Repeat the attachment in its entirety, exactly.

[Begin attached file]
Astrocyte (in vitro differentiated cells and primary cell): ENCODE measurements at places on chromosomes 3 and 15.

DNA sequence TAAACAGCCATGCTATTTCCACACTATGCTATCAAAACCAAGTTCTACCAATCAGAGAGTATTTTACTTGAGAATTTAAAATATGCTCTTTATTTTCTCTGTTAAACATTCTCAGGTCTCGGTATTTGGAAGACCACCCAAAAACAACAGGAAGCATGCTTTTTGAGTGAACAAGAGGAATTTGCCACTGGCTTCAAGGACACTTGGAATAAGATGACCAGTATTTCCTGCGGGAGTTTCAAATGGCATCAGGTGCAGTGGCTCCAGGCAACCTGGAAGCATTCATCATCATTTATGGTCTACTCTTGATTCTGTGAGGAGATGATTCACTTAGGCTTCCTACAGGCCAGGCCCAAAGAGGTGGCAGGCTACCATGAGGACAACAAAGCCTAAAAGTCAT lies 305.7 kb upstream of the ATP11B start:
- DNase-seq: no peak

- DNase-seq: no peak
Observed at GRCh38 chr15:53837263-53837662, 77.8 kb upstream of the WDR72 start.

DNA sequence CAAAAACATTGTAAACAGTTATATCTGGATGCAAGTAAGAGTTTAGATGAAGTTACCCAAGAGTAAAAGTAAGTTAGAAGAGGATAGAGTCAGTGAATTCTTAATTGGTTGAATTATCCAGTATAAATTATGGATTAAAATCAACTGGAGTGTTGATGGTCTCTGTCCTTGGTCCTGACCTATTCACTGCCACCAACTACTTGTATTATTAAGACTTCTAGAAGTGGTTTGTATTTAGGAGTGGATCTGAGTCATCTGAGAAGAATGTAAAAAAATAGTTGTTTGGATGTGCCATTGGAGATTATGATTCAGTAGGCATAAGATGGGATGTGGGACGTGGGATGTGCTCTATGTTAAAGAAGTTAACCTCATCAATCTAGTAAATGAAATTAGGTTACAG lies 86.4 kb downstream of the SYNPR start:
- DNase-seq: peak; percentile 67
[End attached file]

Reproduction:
Astrocyte (in vitro differentiated cells and primary cell): ENCODE measurements at places on chromosomes 3 and 15.

DNA sequence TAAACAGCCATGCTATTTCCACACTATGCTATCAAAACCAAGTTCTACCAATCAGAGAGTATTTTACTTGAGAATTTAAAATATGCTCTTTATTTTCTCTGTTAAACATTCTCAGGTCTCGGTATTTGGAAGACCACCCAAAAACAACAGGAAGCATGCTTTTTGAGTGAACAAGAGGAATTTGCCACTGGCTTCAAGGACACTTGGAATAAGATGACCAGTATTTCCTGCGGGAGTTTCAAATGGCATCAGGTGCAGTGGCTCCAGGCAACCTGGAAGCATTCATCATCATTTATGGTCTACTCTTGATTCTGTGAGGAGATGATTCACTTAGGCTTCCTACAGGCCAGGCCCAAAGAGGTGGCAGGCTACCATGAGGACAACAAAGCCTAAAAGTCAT lies 305.7 kb upstream of the ATP11B start:
- DNase-seq: no peak

- DNase-seq: no peak
Observed at GRCh38 chr15:53837263-53837662, 77.8 kb upstream of the WDR72 start.

DNA sequence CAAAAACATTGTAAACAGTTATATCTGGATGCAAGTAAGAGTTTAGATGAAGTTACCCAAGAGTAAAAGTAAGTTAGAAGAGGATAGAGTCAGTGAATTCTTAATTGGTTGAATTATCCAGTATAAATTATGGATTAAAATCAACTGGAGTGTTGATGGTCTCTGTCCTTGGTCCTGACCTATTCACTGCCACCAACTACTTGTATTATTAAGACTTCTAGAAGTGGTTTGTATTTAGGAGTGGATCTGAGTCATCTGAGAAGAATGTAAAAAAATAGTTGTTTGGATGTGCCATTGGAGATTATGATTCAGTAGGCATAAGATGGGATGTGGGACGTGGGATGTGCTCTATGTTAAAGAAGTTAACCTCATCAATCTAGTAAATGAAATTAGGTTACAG lies 86.4 kb downstream of the SYNPR start:
- DNase-seq: peak; percentile 67